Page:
In her creative writing Jewett began with short stories, first publishing 'Jenny Garrow's Lovers' in 1868 in the periodical The Flag of Our Union under the pseudonym A. C. Eliot. Though pleased by this first publication, Jewett knew she had yet to break into the real literary market. The third story she submitted to The Atlantic Monthly magazine was at last accepted by assistant editor William Dean Howells; it appeared in 1869 under the title 'Mr. Bruce' with the same pseudonym. So began a lifelong association with Howells and his successors as editors of the Atlantic, Thomas Bailey Aldrich and Horace Scudder, relationships that would help Jewett develop as a writer.
In the early 1870s Jewett was freed from financial concerns by a small legacy from her paternal grandfather. She began a peripatetic life, traveling to Cambridge and Boston where she met the literary stars of her era, including John Greenleaf Whittier, Howells, Aldrich, and the book publisher James T. Fields and his wife, Annie, herself a writer and translator. All the while, Jewett was reading works of contemporary European writers such as Gustave Flaubert and George Sand, as well as New England authors like Louisa May Alcott, Elizabeth Stuart Phelps, and Harriet Beecher Stowe—whose Maine novel, Pearl of Orr' Island, Jewett had first read as a young girl and about which she later claimed it gave her 'to see with new eyes and to follow eagerly the old shore where genius pointed the way.'
In September 1873 the Atlantic published 'The Shore House,' the first of a group of stories set in a fictional Maine seaport and the beginning of the collection that was published in April 1877 as her first full length book, Deephaven. A second collection of seven stories, Old Friends and New, was published in 1879, followed in 1881 by Country By-Ways, a book of nine pieces. That same year, upon the death of James T. Fields, Sarah came to visit his widow, Annie, and stayed to spend part of the year at her house on Charles Street in Boston. Thus began the pattern of annual visits in which Sarah would live and travel with Annie in between periods at home in South Berwick. This relationship would become the most important one in Sarah's life.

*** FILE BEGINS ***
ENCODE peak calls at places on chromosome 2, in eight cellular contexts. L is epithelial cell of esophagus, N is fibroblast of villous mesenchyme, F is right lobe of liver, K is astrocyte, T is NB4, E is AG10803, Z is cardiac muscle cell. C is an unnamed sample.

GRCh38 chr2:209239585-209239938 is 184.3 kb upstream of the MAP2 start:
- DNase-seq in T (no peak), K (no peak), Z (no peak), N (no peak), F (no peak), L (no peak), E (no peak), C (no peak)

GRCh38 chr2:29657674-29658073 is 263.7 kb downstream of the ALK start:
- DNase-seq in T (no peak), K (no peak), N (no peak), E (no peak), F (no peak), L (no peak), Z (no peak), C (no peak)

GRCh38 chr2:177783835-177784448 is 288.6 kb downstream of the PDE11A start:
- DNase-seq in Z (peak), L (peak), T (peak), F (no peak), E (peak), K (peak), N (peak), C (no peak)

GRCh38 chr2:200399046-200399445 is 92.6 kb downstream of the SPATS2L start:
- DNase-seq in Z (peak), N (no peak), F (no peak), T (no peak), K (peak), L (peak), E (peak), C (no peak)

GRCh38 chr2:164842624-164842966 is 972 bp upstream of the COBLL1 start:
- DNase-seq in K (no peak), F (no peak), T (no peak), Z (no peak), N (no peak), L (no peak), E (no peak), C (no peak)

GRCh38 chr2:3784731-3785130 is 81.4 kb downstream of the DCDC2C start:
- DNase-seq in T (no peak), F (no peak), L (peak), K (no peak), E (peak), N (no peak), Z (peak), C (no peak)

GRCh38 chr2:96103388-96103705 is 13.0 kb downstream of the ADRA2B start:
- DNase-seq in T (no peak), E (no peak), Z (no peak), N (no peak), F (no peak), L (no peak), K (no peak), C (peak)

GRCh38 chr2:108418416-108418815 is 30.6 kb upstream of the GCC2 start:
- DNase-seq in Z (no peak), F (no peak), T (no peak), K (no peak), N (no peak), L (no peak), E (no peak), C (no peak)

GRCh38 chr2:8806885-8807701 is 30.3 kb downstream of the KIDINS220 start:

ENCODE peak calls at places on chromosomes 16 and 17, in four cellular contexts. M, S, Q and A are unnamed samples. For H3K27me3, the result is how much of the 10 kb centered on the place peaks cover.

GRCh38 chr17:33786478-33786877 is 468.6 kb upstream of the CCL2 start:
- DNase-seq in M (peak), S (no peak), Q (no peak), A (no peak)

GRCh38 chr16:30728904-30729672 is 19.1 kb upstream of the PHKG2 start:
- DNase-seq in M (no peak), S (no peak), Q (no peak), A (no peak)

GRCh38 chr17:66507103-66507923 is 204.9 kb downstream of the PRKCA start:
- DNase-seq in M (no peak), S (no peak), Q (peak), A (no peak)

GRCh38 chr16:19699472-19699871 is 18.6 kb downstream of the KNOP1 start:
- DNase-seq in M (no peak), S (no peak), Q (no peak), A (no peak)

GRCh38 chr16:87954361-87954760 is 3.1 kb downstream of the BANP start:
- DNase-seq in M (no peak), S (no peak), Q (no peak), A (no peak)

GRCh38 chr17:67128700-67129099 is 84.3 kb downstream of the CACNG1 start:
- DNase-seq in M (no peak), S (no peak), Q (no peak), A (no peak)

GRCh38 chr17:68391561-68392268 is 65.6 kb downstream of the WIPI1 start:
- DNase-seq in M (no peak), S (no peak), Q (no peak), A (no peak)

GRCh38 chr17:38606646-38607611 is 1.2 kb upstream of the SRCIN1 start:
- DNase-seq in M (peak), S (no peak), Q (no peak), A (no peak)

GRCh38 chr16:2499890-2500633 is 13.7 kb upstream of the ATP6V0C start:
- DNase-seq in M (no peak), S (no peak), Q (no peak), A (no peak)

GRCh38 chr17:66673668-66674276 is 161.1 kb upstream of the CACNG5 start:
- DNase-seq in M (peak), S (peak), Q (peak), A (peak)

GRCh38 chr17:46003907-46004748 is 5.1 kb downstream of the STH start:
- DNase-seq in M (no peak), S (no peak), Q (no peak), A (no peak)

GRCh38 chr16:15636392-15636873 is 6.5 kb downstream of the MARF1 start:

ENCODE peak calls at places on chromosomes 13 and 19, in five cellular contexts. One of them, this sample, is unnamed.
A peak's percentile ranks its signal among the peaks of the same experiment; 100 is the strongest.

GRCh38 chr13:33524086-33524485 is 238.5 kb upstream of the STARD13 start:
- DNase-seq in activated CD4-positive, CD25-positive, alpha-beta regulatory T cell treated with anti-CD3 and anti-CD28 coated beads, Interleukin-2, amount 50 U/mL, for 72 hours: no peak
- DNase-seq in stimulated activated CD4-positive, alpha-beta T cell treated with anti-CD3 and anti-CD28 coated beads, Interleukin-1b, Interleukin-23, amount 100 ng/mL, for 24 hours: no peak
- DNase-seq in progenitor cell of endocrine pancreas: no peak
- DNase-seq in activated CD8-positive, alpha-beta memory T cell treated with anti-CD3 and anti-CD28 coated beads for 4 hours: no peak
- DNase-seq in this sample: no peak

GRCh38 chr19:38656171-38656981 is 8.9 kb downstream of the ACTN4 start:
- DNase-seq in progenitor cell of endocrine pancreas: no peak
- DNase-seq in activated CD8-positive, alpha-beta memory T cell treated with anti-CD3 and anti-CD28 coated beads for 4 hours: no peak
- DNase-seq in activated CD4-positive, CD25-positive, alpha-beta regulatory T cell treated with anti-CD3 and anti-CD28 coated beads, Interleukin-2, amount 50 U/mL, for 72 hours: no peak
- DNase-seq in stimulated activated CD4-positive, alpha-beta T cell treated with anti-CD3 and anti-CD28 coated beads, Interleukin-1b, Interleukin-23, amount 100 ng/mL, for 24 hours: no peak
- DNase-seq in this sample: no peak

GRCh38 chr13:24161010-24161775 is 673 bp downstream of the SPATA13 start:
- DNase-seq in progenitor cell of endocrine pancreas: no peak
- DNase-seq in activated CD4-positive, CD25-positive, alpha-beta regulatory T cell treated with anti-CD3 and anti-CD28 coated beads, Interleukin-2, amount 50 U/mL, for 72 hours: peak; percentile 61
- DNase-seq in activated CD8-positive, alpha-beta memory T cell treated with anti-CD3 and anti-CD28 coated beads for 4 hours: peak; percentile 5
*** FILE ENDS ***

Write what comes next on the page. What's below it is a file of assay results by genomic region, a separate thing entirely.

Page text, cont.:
Over the next decade or so, she published five new collections of stories that contain some of her finest short fiction, especially A White Heron and Other Stories (1886). She also wrote works for children, such as Betty Leicester (1890); two novels, A Country Doctor (1884) and A Marsh Island (1885); and a semiautobiographical book about her father.
Annie and Sarah took four trips to Europe together in 1882, 1892, 1898, and 1900, visiting such luminaries as the Dickens family, Tennyson, Mrs. Humphry Ward, Henry James, and Rudyard Kipling. But their trips throughout New England had the greatest influence upon Jewett's work. During the long summer months, either together with Annie Fields, her sister Mary, or by herself, Jewett visited friends along the coast from Manchester-by-the Sea, out to the Isle of Shoals, down into Maine to Boothbay Harbor, Islesboro, and other parts of Penobscot Bay. These travels not only satisfied her apparent love of good conversation and new experiences but, in at least one instance, actually helped frame her most important work, The Country of the Pointed Firs.,